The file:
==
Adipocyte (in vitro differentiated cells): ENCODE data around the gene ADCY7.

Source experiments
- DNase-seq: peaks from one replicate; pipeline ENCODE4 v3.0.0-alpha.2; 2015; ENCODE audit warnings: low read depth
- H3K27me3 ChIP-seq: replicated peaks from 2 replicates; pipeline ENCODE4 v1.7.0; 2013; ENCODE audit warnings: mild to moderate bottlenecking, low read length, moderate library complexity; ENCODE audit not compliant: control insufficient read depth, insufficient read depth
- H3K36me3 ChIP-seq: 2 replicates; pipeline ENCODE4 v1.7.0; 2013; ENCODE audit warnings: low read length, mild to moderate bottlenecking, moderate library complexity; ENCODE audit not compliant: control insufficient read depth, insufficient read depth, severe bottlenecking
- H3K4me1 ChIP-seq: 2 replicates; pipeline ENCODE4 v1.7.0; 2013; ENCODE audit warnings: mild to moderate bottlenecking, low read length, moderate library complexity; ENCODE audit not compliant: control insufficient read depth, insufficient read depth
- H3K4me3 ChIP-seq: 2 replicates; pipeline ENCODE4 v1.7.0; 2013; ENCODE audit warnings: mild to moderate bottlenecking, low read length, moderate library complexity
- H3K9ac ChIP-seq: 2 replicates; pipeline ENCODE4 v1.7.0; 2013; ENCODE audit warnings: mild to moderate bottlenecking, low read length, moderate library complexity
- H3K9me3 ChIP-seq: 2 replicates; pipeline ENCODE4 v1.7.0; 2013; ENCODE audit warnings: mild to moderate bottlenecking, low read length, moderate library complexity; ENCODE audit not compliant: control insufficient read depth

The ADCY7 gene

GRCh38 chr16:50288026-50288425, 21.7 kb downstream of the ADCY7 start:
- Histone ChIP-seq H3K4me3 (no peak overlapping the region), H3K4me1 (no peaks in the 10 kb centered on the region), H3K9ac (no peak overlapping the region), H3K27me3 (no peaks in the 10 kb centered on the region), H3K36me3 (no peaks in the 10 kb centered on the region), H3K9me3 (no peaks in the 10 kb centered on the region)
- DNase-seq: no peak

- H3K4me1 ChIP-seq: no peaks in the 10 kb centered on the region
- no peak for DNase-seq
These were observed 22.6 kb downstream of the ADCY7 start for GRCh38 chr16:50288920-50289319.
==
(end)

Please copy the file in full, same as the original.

Adipocyte (in vitro differentiated cells): ENCODE data around the gene ADCY7.

Source experiments
- DNase-seq: peaks from one replicate; pipeline ENCODE4 v3.0.0-alpha.2; 2015; ENCODE audit warnings: low read depth
- H3K27me3 ChIP-seq: replicated peaks from 2 replicates; pipeline ENCODE4 v1.7.0; 2013; ENCODE audit warnings: mild to moderate bottlenecking, low read length, moderate library complexity; ENCODE audit not compliant: control insufficient read depth, insufficient read depth
- H3K36me3 ChIP-seq: 2 replicates; pipeline ENCODE4 v1.7.0; 2013; ENCODE audit warnings: low read length, mild to moderate bottlenecking, moderate library complexity; ENCODE audit not compliant: control insufficient read depth, insufficient read depth, severe bottlenecking
- H3K4me1 ChIP-seq: 2 replicates; pipeline ENCODE4 v1.7.0; 2013; ENCODE audit warnings: mild to moderate bottlenecking, low read length, moderate library complexity; ENCODE audit not compliant: control insufficient read depth, insufficient read depth
- H3K4me3 ChIP-seq: 2 replicates; pipeline ENCODE4 v1.7.0; 2013; ENCODE audit warnings: mild to moderate bottlenecking, low read length, moderate library complexity
- H3K9ac ChIP-seq: 2 replicates; pipeline ENCODE4 v1.7.0; 2013; ENCODE audit warnings: mild to moderate bottlenecking, low read length, moderate library complexity
- H3K9me3 ChIP-seq: 2 replicates; pipeline ENCODE4 v1.7.0; 2013; ENCODE audit warnings: mild to moderate bottlenecking, low read length, moderate library complexity; ENCODE audit not compliant: control insufficient read depth

The ADCY7 gene

GRCh38 chr16:50288026-50288425, 21.7 kb downstream of the ADCY7 start:
- Histone ChIP-seq H3K4me3 (no peak overlapping the region), H3K4me1 (no peaks in the 10 kb centered on the region), H3K9ac (no peak overlapping the region), H3K27me3 (no peaks in the 10 kb centered on the region), H3K36me3 (no peaks in the 10 kb centered on the region), H3K9me3 (no peaks in the 10 kb centered on the region)
- DNase-seq: no peak

- H3K4me1 ChIP-seq: no peaks in the 10 kb centered on the region
- no peak for DNase-seq
These were observed 22.6 kb downstream of the ADCY7 start for GRCh38 chr16:50288920-50289319.